Film Review – Baby Driver

 

I nearly bailed on my invitation to a preview screening of Baby Driver.*

I’d seen the groundswell for this film build for several months, and early reviews seemed positive, but the more I watched the trailer I felt sure that it was a great idea – a tinnitus affected getaway driver listens to music on his iPod to soothe the ringing in his ears while he drives like a demon and helps bank robbers escape – that would somehow be ruined by the many meddling opportunities that exist to undo the artistic vision of the modern film-maker.

Perhaps I should have had more faith in Edgar Wright, because I have to say – this is the best film since Pulp Fiction.

Wright has basically thrown down the gauntlet to Quentin Tarantino as if to say – alright mate – you’ve got one film left, top that.

Wright’s use of music, (which will HAVE to win an Oscar for at least one audio category) in his choices, sound design and playful incorporation into the story is just profound.

It’s like he has taken the Blues Brothers and used that ode to rhythm and blues music as a template and updated it with nods to punk, hip hop and classic rock.

There is probably not a single scene that does not reference some famous or obscure piece of film history. And in any scene where he is being totally original, he is being totally original. “The code word is bananas”.

The cinematography From Bill Pope (Army of Darkness & The Matrix) perfectly captures the energy of Wright’s vision in a way that makes the Fast and the Furious look like the Slow and the Timid.

The casting that gives us one time Usual Suspect and all the time Frank Underwood Kevin Spacey as Doc –  a small time Atlanta robber who is the brains behind a series of bank jobs and armoured truck heists plaguing the city that would be at home in films like The Town and Point Break.

Jon Hamm, (who played for the other side in said Town film) is Buddy, who along with his girl (Darling, played by Eiza González ) are part of a crew of robbers that Spacey has put together for the final job of the film.

Django (Jaime Fox) makes three as Bats, and Baby (YA fiction adaptation heartthrob Ansel Elgort) – that’s B-A-B-Y – Baby makes four.

The baby-faced getaway driver with the hearing issues is the only crook that Doc uses more than once, in fact he hasn’t pulled off a job without Baby in the crew and Doc feels he is a good luck charm.

Baby meanwhile is caring for his foster Dad who raised him after Baby lost his parents – it is worth a mention that they died in a car crash? And his mum was a singer. Because Baby is obsessed with driving and listening to music. Preferably at the same time.

Everything in Baby Driver references every other thing in Baby Driver.

The opening track – Bell Bottoms is by the Jon Spencer Blues Explosion.

Jon Spencer pops up at the end of the film as a prison guard. In an early scene, Baby gets the criminal crew coffee after eluding cops in an epic chase, and as he sings along to the track on his ipod, the lyrics pop up in different ways on the screen.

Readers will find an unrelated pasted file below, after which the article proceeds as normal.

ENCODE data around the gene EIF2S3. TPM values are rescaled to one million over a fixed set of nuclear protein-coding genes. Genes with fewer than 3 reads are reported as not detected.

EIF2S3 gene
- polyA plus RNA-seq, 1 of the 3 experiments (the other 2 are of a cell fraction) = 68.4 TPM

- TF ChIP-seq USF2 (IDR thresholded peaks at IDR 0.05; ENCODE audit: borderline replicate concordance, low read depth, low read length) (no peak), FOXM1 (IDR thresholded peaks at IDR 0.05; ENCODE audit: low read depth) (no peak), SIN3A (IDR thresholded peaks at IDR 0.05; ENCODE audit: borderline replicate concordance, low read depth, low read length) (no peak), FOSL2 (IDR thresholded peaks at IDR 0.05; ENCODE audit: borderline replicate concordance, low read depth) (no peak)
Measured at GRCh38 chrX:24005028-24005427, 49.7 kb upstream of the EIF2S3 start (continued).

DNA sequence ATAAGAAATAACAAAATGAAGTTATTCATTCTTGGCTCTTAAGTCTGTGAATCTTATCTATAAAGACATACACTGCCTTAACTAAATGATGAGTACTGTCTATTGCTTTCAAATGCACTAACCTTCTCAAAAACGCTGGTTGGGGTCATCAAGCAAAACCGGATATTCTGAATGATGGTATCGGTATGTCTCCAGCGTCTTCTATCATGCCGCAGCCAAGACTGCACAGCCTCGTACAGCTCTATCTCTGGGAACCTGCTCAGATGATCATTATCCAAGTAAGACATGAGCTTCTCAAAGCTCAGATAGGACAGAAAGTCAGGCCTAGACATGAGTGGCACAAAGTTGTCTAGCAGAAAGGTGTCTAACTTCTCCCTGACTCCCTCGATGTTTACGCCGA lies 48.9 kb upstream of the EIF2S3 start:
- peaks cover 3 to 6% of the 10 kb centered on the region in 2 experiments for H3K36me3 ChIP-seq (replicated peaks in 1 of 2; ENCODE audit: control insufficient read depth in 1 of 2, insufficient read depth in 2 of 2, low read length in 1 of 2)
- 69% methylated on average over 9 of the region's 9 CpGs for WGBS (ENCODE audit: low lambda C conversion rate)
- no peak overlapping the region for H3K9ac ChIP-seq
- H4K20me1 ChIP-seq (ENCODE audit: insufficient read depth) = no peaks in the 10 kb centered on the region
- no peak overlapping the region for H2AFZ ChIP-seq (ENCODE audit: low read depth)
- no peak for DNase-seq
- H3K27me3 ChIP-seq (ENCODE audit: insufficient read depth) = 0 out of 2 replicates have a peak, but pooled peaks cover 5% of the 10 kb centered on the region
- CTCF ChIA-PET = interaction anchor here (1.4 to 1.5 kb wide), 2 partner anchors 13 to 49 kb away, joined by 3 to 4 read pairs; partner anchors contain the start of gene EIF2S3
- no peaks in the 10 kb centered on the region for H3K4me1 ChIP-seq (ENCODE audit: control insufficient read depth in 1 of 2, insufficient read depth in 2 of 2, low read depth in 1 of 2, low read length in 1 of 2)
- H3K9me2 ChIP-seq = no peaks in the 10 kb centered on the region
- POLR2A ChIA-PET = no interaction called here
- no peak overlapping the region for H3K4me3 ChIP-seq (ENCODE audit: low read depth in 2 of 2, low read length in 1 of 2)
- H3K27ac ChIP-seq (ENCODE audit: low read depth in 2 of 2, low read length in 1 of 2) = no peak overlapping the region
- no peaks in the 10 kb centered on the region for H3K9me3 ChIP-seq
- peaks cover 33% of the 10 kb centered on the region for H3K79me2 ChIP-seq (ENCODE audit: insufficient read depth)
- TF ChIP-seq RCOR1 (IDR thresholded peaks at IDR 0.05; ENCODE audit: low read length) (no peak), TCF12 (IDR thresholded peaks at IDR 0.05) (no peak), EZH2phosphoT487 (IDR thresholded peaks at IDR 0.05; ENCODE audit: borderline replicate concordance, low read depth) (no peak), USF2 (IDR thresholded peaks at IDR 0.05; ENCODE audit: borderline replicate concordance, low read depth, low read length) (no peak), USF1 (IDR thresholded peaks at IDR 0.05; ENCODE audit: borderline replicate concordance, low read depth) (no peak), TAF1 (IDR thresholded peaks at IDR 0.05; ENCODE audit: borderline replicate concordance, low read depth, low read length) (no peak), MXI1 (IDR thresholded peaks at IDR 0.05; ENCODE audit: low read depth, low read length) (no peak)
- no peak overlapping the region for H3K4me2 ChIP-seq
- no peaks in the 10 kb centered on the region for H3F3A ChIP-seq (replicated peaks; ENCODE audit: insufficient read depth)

On a pole poster, on graffiti sprayed on walls, a trumpet in the song is mimed being played by Baby as he dances past a music store window displaying brass instruments.

It’s the kind of choreography we used to see in music videos by “auteurs” back in the day, except it’s been done for every single frame of this film.

There’s a line in a making of vignette that preceded my screening and it sums up the picture perfectly.

“The film is driven by the music”. It is a film ABOUT driving, an ABOUT music, and the film itself is driven by music.

It is almost as if Edgar Wright dreamt up this film as the one film he wanted to make (Hello Damien Chazelle’s La La Land) and made his other handful of terrific films, purely as a stepping stone to arrive here.

Turns out this is kind of true, as (according to the Wiki Gods I consulted after writing this review) Wright says he had the idea for the film in 1994, but unwittingly made a music video for Mint Royale that used the idea that became unexpectedly popular.

Baby Driver is a stunning piece of work –  a piece de resistance to be proud of for life.

The film, which I might remind you is a about a getaway driver with tinnitus, literally starts with the relentless, annoying ringing tone that afflicts all sufferers.

The tone continues through the titles to come to a stop as a car wheel pulls into shot – the tone matching up with the sound that brakes make when they rub together.

Baby Driver is a film that rewards filmgoers who love to pay attention to what is happening in front of their eyes and in their ears.

The car pulls up in front of The First Bank of Atlanta.

The film’s first heist goes smoothly and Baby Driver executes some genius driving strategies to elude the various law enforcement in pursuit.

Back at their hideout, one of this first crew of robbers chides Baby for listening to music when Spacey is briefing them on the job.

When Baby confirm he heard every detail, the bad guy claims “You’re hard as nails or scared as shit”, of course Baby is more the latter than the former, but he is hard, he has had to be to survive losing his folks as a child.

Misjudge Baby at your own peril.

(God I just want to watch it again).

At one point Doc hands Baby a pair of gloves that I’m pretty sure are the exact same pair that Ryan Gosling wore in Drive.